Monday, January 16, 2012

Call the Midwife: 'There isn’t much comedy delivering a baby'

I just had to post this comment on Morwenna Ferrier's article in The Telegraph today, especially given the way NHS maternity policy seems to be heading:

Let me start by saying that I think that the majority of midwives do a great job and I agree that there is evidence to show that midwife-led care can enhance the experience of women who would like to have a natural birth.

However, I would not describe midwifery-led care as  categorically "uncontroversial", as it appears to be represented in this article's conclusion.

Listening to and reading the stories of women who have experienced birth trauma, it is very clear that the "care" provided by some midwives is extremely poor. They do not always respect women's feelings or birth choices, and their treatment of  women, both physically and psychologically is sometimes described as dismissive and even cruel.

The Netherlands has a very long history of midwifery-led care, and was found to have one of the highest perinatal mortality rates in Europe, while another study there found better health outcomes with high risk pregnancies (cared for by obstetricians) than with low risk pregnancies (cared for by midwives).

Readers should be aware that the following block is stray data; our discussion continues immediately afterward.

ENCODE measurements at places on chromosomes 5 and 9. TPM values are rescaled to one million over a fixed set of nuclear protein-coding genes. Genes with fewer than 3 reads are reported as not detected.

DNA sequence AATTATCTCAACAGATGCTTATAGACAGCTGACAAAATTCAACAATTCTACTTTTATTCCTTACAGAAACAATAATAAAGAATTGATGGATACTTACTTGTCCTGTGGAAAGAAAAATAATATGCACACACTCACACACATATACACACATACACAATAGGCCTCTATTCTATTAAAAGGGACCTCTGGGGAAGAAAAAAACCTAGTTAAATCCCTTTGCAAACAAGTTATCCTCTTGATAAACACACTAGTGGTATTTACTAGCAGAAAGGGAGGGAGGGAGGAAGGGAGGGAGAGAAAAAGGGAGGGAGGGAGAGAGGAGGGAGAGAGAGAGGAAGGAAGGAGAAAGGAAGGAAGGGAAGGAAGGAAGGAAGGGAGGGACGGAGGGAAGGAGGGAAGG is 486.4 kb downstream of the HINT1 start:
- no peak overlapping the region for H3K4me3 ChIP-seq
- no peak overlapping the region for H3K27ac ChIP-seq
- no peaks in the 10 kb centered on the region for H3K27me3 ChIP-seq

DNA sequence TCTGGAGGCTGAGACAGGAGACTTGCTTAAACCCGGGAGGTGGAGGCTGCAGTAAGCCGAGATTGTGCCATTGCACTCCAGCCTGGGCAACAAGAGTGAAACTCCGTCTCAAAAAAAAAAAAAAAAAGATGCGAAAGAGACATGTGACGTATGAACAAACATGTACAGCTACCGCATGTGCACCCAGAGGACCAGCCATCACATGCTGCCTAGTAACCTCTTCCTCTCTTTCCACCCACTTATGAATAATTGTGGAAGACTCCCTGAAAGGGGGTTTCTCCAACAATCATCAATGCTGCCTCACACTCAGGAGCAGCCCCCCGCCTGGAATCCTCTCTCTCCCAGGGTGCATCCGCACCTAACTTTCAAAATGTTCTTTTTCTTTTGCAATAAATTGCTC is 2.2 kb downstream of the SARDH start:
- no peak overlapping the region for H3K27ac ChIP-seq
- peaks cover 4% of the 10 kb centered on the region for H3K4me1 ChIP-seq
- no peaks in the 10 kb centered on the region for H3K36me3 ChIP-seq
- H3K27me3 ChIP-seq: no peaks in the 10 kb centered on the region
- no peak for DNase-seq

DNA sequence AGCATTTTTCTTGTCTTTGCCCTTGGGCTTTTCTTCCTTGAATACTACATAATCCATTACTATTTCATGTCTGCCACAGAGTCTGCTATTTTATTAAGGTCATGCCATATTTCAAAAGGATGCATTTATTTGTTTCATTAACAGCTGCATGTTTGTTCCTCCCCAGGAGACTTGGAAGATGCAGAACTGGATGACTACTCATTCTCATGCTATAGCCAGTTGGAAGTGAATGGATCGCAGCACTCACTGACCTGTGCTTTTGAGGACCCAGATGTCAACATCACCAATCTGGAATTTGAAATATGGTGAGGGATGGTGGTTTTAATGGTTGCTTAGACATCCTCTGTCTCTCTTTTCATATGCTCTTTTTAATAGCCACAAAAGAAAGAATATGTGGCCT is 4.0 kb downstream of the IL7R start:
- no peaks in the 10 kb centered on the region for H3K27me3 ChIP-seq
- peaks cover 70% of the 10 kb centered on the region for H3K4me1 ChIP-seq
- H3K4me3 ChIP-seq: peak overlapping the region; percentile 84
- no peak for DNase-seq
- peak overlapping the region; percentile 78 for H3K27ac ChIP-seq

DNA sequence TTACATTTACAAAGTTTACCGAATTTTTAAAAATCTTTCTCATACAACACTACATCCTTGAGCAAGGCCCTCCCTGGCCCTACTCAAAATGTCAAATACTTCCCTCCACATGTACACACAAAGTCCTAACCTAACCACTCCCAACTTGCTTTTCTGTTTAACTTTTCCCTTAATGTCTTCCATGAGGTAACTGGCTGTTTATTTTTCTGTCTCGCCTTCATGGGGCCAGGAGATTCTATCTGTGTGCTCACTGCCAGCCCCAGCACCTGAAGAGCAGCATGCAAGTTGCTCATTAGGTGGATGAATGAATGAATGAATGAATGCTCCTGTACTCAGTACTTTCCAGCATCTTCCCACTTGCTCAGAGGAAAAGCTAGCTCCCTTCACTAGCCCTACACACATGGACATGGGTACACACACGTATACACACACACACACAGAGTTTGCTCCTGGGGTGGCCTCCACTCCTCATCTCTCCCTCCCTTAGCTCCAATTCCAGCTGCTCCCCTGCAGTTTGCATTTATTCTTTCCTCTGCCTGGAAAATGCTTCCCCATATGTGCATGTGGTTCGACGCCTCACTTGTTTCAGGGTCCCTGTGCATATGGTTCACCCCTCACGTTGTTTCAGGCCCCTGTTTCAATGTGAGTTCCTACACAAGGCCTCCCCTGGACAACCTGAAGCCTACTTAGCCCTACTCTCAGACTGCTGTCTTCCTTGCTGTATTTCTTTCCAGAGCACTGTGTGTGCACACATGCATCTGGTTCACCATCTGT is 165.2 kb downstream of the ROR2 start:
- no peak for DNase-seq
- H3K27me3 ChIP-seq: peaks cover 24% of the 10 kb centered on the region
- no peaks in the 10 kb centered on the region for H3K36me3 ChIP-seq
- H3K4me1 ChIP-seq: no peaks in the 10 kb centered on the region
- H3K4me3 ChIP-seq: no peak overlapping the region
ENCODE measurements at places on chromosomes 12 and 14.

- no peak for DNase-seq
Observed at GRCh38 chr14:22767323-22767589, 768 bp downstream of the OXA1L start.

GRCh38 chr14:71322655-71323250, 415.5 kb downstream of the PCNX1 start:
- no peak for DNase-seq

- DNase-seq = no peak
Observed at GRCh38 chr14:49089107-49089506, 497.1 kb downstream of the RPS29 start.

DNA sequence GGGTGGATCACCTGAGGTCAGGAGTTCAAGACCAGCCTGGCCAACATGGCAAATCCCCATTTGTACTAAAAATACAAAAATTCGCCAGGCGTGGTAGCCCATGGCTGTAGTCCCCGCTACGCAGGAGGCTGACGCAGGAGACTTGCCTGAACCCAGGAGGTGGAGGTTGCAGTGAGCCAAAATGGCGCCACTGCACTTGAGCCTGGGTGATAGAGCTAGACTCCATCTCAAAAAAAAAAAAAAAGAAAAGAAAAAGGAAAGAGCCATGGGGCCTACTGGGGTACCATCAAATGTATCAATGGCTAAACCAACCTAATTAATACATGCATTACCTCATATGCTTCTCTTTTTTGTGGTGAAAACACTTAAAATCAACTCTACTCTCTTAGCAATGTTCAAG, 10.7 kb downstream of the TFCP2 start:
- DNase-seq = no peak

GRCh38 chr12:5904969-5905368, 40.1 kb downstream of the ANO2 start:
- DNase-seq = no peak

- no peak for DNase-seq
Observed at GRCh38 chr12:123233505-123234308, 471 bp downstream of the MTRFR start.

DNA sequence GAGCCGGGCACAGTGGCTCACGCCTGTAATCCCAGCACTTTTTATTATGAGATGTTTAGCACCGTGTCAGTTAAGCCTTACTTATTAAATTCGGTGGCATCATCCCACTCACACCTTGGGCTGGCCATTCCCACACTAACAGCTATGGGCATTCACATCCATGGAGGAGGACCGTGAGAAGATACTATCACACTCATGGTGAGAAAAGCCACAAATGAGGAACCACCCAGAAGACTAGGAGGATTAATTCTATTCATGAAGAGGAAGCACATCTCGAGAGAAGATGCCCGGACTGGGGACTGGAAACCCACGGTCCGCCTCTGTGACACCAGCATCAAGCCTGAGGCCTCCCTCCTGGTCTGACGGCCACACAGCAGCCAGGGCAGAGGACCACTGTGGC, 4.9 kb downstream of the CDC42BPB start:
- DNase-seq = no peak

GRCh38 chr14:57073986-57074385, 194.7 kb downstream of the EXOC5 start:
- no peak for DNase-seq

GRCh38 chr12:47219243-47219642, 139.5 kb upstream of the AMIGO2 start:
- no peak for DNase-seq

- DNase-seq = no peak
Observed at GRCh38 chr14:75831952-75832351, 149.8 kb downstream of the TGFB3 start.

Midwives tend to place a greater trust in Mother Nature than doctors do when it comes to the physiological nature of childbirth,  and while this makes them the perfect care-givers for women who want to have a natural birth experience, and whose trust in the birthing process matches that of midwives, it does not make them the best care-givers for women like myself, who place a greater trust in medical intervention, fetal monitoring and obstetrician-led care.

Different women should be allowed to receive care from the maternity care provider that best suits their own perception of birth risks and benefits - rather than trying to create NHS maternity policies that prescribe one type of care (midwifery-led) as being the best option for all (supposedly) low risk women.

None of us know which pregnancies can truly be described as “low risk” until after the birth is over, and as too many birth stories can attest, for some, by then, it's simply too late.

1 comment:

Mrs. W. said...

Pauline - the UK model sounds much like the Canadian model, and there needs to be this realization that a 'one size shoe' for all approach leads to a lot of needless 'trip and falls'...